RELATIVES IN ARISTOTLE'S TYPES: RESEARCH FOR A DISCRIMINATING REQUIREMENTS
In the treatise of Classes, after enumerating the ten categories in Chapter 4, Aristotle undertakes to examine all the principle four in a individual Chapter. For the first examining, it seems difficult to understand Aristotle's goal in this detailed analyze. The unity of the request is not really obvious: Aristotle checks certain requirements (contrariety, an even more and a less, simultaneity) for each category. Nevertheless, whenever we more carefully compare the structure plus the results of Chapters Versus, VI, VII, and VIII, we can put forward an idea of Aristotle's aim and suggest an model in which he would look for determining a distinctive personality (idion) coming from all items that are part of one as well as the same category and of them only.
Certainly, Chapters V and NI both end in the same way: Aristotle concludes using what is most special of substance and amount, respectively staying " numerically one and the same [and being] in a position to receive contraries" (4b17) and " staying called the two equal and unequal" (6a35). To the on the contrary, at the end of Chapter VII, instead of the statement of relatives' distinctive figure that we want there, we are faced with a puzzled and perplexed realization that we can understand as being a confession of failure. Aristotle refuses to generate a peremptory (sphodrГґs) ruling on the concerns that touch relatives without needing reexamined them. Thus, he does not offer what is one of the most distinctive of relatives. Regarding this, the category looks as an exception, although Chapter VIII symbolizes a return to the normal case, except that the determination of quality's idion (" getting called comparable and dissimilar" 11a18-19) would not close the Chapter. Aristotle continues which has a discussion of the way certain things seem to show up at the same time into the category of family and in to that of quality. According to Caujolle-Zaslawsky, it really is precisely mainly because Aristotle does not identify what is the most exclusive of family members that this individual does not grasp this category and see it stretching beyond top quality. We shall examine this point within our third section. non-etheless, for three of the 4 categories which have been examined in depth, Aristotle can determine what is all their distinctive persona, and for two of them, closes with that. And since a croyance of perplexity concludes Part VII, we can see here a clue towards hypothesis that in these Chapters, Aristotle does aim to determine an idion that would enable the discrimination of items included in a category and of all of them only.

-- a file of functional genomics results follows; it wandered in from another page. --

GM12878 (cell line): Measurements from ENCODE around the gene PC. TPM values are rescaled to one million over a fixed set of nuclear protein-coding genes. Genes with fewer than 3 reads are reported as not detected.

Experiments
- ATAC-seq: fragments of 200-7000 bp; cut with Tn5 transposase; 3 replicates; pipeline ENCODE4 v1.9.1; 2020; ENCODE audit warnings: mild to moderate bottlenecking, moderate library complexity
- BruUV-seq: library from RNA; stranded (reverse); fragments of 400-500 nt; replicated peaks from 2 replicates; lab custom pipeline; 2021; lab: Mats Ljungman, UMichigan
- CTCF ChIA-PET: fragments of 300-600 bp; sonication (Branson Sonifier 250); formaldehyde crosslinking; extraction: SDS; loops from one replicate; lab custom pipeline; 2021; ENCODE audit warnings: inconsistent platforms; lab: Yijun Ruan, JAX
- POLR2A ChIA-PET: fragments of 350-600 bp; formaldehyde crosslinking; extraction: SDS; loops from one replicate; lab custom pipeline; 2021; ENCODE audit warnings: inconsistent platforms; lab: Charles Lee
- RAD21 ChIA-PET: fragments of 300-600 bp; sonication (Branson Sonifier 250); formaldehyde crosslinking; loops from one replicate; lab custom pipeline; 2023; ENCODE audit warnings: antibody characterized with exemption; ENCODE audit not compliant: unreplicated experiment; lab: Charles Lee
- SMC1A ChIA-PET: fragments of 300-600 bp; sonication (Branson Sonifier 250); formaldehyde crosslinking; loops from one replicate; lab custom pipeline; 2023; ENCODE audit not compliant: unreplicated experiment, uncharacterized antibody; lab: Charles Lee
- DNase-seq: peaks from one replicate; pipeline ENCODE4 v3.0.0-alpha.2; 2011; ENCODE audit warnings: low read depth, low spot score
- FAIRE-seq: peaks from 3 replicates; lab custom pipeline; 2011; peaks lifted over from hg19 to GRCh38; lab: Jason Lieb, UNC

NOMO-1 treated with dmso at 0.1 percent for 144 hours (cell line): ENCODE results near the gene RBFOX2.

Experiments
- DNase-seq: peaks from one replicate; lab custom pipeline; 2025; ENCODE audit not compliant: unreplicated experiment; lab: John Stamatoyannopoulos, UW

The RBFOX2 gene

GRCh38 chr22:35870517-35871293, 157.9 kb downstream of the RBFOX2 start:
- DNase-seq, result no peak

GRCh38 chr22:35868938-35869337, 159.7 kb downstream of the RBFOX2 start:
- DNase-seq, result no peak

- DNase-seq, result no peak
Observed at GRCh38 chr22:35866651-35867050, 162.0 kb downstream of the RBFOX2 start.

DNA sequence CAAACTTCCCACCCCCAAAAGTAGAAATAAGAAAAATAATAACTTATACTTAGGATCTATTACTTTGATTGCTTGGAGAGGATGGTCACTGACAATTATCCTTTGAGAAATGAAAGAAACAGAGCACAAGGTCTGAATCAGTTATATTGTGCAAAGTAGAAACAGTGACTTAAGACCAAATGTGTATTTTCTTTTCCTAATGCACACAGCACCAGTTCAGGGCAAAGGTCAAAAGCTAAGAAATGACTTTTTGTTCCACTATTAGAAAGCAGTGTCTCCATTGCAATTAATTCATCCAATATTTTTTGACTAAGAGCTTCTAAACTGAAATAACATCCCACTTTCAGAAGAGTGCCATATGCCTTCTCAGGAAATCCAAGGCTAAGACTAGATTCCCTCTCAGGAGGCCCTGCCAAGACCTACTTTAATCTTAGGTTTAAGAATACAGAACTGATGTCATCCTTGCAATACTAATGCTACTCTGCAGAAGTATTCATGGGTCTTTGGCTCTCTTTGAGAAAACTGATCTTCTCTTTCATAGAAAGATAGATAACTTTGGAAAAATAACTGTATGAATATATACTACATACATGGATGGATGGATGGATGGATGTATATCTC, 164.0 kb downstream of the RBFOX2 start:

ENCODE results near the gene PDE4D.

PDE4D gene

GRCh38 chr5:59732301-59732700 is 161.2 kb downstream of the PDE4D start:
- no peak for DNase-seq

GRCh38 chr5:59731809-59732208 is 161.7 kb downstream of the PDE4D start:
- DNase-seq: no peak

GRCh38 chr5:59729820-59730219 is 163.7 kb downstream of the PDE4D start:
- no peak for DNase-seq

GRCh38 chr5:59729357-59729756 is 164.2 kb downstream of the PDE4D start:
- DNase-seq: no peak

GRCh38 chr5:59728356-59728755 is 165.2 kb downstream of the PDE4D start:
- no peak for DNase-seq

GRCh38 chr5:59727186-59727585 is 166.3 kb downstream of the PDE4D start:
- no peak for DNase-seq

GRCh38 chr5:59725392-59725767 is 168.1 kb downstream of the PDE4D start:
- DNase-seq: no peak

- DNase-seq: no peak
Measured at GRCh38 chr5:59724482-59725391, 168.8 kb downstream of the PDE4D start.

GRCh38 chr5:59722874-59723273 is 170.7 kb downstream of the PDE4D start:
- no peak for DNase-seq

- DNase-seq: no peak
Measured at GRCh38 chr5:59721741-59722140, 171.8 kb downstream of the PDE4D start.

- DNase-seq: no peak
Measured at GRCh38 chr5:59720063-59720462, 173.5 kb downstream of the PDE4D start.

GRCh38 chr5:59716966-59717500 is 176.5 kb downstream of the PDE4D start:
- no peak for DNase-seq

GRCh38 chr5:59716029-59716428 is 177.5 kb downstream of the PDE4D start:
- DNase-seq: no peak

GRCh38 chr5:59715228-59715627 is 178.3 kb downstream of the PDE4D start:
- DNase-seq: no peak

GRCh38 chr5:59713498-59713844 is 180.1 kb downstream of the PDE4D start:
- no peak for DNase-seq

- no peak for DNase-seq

As, for relatives, Aristotle's executing ends using a confession of failure, this kind of paper offers to explain what family members are by simply examining the obstacles that stand in the pattern of determining an exclusive character. We need to wonder why Aristotle is not satisfied with any examined criterion. And insofar even as we do not have relatives' idion, we shall look for a thing that permits that you identify family anyway irrespective of their tendency to extend further than other types. In this regard, we need to also discuss the problem of overlapping.
1 . 1st difficulty: The immediate diversity of relatives
a. The dual designation in the category
The first hurdle encountered inside the investigation of what is correctly distinctive of relatives is the heterogeneousness of items falling in to this category, which usually straightaway appears much less unified than the various other ones. Initially, the way Aristotle names the class of family members (ta pros ti) clashes with the basic designations of substance (hГЄ ousia), variety (to poson) and top quality (hГЄ poiotГЄs or to poion). Indeed, although other types are specified by a singular substantive, В‘ta pros ti' is in the plural and compares to the substantivization of a prepositional syntagm. To this prepositional figure, we can assess the use, while substantives as well, of В‘to poson'and В‘to poion' which will...
Bibliography: Aristotelis categoriae et liber sobre interpretation, Male impotence. Minio-Paluello, 49
Aristotle, Categories, translated by Ackrill, Oxford, With the Clarendon press, 1963
Caujolle-Zaslawsky, В« Des relatifs dans les CatГ©gories В», in Aubenque, Ideas et catГ©gories dans la pensГ©e antique, Vrin, 1980
Hamelin, Le systГЁme deb 'Aristote, Male impotence. Robin, 1920